How Does a Hydraulic Piston Pump Work?
Hydraulic piston pumps move fluids throughout professional equipment and industrial machinery. They’re known for their high efficiency and are commonly used in high-pressure applications.
There are also two major types of hydraulic piston pumps: axial and radial; both can have fixed or variable displacement; fixed displacement means that the pump is delivering the same amount of liquid or gas each time, while variable means that the amount of gas or liquid delivered may be different each time. Although both are considered piston pumps, each one operates differently.
Let’s look at how each type of hydraulic piston pump works.
How Axial Piston Pumps Work
An axial piston pump features four major components: a shaft, swashplate or bent axis, cylinder block, and valve plate. The cylinder block houses the piston pumps, which are laid out cyclically around the drive shaft’s axis (thus why it is named an axial piston pump).
The pistons in the cylinder block pump up and down as the drive shaft rotates. The piston’s stroke will vary depending on how it is angled in the swashplate or bent axis. As the pistons move in one direction, they are connected to a suction line, and when they move in the opposite direction, they connect to a discharge channel, allowing a continuous flow of fluid.
How Radial Piston Pumps Work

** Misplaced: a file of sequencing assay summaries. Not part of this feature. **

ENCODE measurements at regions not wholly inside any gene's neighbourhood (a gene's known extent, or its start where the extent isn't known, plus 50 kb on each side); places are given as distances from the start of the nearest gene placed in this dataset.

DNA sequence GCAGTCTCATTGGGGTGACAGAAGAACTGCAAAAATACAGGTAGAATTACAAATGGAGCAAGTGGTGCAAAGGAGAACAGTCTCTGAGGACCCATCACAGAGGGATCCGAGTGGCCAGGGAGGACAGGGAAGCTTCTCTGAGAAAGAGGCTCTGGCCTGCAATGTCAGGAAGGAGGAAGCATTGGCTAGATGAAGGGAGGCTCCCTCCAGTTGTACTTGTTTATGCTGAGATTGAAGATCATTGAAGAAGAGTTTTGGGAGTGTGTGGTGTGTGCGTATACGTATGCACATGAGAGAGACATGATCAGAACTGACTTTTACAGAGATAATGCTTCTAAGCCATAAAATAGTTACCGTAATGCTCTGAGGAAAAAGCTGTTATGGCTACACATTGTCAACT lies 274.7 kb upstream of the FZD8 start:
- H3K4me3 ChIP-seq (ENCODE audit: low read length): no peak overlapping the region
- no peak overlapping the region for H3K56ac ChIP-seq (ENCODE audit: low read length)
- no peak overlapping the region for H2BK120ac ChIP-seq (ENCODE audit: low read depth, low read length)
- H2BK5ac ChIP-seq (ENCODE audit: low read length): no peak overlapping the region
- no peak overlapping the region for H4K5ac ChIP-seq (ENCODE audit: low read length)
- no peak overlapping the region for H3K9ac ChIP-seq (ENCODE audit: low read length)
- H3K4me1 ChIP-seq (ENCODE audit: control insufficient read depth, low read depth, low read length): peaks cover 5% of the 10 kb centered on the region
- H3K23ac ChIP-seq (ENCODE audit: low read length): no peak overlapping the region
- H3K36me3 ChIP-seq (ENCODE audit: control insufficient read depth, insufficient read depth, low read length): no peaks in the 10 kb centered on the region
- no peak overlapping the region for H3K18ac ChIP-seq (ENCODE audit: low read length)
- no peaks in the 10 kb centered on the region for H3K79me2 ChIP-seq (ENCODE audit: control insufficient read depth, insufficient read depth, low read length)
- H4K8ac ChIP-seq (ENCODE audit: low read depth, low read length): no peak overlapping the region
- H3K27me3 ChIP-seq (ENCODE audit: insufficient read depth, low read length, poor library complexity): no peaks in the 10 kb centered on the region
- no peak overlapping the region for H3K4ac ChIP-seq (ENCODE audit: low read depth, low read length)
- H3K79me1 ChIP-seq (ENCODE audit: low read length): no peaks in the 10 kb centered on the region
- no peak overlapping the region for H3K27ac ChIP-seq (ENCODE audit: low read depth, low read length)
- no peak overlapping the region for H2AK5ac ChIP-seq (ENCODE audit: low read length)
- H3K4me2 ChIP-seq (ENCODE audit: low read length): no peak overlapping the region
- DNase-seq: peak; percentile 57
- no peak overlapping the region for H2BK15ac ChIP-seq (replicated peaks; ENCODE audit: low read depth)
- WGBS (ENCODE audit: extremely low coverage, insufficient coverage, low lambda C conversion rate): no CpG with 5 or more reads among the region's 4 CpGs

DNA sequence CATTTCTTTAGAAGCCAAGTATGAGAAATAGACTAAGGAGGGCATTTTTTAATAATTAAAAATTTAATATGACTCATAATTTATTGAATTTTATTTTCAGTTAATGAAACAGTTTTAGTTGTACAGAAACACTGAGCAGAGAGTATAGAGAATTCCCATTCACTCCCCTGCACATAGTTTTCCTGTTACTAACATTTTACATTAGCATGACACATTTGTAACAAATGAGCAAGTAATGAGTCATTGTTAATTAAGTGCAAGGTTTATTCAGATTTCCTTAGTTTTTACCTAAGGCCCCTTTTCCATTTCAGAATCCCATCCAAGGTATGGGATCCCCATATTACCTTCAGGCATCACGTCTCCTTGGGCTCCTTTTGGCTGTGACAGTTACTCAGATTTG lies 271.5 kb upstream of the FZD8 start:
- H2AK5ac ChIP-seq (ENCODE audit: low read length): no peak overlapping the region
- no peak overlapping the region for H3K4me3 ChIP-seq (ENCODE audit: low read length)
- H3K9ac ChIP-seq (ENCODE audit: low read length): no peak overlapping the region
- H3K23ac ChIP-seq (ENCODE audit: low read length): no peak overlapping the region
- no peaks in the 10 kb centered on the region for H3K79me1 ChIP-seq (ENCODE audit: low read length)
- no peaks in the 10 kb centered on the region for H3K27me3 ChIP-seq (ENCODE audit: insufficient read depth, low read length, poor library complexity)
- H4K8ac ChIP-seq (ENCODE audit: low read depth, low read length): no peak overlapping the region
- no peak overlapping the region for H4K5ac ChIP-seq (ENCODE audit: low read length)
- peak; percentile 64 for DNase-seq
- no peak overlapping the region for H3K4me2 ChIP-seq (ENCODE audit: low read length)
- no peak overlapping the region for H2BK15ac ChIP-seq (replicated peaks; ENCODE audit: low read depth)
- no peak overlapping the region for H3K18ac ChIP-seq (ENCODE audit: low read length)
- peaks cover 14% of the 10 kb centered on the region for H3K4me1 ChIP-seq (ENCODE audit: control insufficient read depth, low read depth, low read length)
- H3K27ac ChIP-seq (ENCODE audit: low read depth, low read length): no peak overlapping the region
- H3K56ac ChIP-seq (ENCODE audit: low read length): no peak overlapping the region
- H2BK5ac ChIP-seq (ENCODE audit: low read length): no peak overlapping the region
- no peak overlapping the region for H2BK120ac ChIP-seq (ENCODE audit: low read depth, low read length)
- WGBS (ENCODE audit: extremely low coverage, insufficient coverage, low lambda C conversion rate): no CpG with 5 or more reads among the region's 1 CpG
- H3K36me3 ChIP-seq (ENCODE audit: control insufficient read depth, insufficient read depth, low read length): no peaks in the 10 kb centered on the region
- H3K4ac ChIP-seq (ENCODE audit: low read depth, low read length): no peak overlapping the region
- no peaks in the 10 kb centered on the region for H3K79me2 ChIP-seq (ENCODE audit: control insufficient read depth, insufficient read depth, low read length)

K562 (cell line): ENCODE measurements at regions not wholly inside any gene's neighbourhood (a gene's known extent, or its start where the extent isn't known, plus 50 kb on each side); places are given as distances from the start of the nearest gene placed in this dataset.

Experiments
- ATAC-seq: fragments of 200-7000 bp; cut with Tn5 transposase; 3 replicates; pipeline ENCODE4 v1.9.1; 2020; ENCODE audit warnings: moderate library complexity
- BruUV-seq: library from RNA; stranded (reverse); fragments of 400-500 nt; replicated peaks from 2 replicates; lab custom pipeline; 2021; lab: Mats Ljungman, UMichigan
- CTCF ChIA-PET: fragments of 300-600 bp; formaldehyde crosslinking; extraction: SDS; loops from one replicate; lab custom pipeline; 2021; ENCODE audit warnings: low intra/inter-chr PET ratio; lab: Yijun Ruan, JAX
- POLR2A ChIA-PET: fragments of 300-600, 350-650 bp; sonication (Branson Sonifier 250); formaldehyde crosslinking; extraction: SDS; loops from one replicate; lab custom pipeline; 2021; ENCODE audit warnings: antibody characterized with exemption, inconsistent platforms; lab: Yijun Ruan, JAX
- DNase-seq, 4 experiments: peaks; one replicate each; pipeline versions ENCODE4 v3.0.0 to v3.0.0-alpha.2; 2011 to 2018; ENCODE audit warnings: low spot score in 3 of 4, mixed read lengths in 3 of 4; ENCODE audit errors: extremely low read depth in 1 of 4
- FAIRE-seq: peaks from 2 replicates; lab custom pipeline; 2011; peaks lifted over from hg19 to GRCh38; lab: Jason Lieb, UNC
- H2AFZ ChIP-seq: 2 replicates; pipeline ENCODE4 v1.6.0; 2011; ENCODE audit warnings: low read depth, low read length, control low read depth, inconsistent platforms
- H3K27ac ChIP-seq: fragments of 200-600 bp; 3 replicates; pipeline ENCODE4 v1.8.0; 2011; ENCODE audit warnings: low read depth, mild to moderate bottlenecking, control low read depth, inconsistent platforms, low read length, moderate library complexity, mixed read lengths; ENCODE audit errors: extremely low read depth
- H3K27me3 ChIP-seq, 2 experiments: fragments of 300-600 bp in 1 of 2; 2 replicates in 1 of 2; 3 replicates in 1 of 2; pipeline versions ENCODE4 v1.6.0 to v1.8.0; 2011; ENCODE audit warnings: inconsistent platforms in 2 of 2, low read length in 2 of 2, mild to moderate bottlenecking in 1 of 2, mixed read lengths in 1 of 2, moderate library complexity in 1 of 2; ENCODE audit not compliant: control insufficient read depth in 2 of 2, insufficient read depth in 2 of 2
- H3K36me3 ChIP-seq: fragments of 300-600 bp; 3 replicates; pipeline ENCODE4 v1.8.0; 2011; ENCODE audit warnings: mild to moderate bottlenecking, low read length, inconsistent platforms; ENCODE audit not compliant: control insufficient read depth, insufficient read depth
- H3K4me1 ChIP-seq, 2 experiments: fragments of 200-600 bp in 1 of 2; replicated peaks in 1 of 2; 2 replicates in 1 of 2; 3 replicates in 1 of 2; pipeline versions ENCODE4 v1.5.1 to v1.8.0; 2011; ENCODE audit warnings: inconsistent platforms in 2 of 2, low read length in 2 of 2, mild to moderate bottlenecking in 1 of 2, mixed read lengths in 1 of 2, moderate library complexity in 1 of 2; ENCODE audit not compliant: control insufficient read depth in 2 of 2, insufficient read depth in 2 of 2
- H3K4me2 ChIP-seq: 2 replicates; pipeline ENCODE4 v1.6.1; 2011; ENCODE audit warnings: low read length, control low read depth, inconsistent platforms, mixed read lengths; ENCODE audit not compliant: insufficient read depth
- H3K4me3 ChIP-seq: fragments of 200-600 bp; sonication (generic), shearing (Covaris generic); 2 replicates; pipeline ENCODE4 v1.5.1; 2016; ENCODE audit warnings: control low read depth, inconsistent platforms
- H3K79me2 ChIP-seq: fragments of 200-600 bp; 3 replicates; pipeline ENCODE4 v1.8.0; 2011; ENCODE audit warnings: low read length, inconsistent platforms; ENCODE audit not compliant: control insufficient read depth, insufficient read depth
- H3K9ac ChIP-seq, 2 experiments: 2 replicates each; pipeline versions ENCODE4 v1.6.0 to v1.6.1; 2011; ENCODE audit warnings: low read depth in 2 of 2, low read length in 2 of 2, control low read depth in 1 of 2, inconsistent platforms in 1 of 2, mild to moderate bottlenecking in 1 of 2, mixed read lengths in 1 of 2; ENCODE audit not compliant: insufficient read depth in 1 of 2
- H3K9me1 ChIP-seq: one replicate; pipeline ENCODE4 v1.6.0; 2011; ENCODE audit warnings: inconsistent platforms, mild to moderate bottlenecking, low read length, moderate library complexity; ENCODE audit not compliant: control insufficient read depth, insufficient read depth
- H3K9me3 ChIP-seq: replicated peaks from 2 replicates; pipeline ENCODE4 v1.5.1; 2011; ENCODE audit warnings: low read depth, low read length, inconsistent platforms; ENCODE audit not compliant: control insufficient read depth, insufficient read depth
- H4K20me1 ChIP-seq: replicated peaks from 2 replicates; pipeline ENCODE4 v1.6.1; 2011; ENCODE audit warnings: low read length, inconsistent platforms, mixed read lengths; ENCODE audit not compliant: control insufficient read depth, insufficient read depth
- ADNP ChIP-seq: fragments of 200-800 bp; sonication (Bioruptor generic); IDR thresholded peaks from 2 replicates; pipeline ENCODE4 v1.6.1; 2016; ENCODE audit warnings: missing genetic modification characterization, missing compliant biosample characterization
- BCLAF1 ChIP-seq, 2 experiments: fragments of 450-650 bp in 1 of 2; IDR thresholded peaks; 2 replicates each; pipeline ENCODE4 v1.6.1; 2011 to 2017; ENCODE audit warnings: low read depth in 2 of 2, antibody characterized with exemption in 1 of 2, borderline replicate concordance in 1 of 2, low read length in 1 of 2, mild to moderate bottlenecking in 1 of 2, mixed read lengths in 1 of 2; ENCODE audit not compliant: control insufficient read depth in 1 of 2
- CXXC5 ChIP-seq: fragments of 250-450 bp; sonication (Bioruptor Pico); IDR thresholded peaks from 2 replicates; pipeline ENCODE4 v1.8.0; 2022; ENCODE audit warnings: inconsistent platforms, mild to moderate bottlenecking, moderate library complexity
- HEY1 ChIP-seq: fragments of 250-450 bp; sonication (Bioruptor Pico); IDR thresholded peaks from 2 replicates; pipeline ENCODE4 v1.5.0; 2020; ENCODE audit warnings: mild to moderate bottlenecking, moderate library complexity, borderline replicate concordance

The design of a radial piston pump is significantly different from an axial pump. The radial piston pump consists of a cylinder block, rotating camshaft, and pistons. The pistons are arranged around the cylinder block in a radial pattern and diverge from the camshaft like rays. The rotation of the cam causes the pistons to change from suction to discharge and vice versa.
Choosing Between an Axial & Radial Piston Pump
In general, choosing a hydraulic pump requires an application evaluation. You’ll need to know pressure requirements, desired flow rate, speed, horsepower, and the type of fluid the pump will be dispersing.
Radial piston pumps can usually handle all fluids, including mineral oil and water-glycol hydraulic fluid, while axial piston pumps are preferred for extremely high-pressure applications.
Remanufactured Pumps Versus OEM Pumps
Although piston pumps are highly efficient and reliable, contamination, over-pressurization, and inlet blockages can cause the pump to fail. If and when this happens, you’ll need to replace your pump as soon as possible.
When choosing a replacement pump, you’ll have to choose between a direct OEM replacement and a remanufactured pump. Unfortunately, direct OEM replacement pumps and services can be a significant investment. Additionally, if you have outdated equipment, you may not be able to find the pump parts needed to restore your equipment.
So, you need to ask yourself a few questions:
- How long are you willing to wait to receive your pump?
- Is your pump discontinued?
- What is your budget?
If you’re looking for a quick and relatively inexpensive solution, a remanufactured pump is your best choice. However, if time and money aren’t an issue, a direct OEM replacement will most likely be the best option if the manufacturer hasn’t discontinued the pump.
Find Replacement Hydraulic Piston Pumps Today
Do you need help finding the right piston pump? Turn to Panagon Systems. Founded over 25 years ago, we’re an industry-leading manufacturer of aftermarket hydraulic piston pumps and motors. We specialize in manufacturing pumps from brands like Vickers/Eaton, Rexroth, and Caterpillar, and we also carry a wide range of replacement pump parts. All pumps and motors are manufactured in-house in the United States, guaranteed to meet OEM specifications, and are backed by an 18-month warranty.
Contact us today to learn more about our replacement pump options or to request a quote.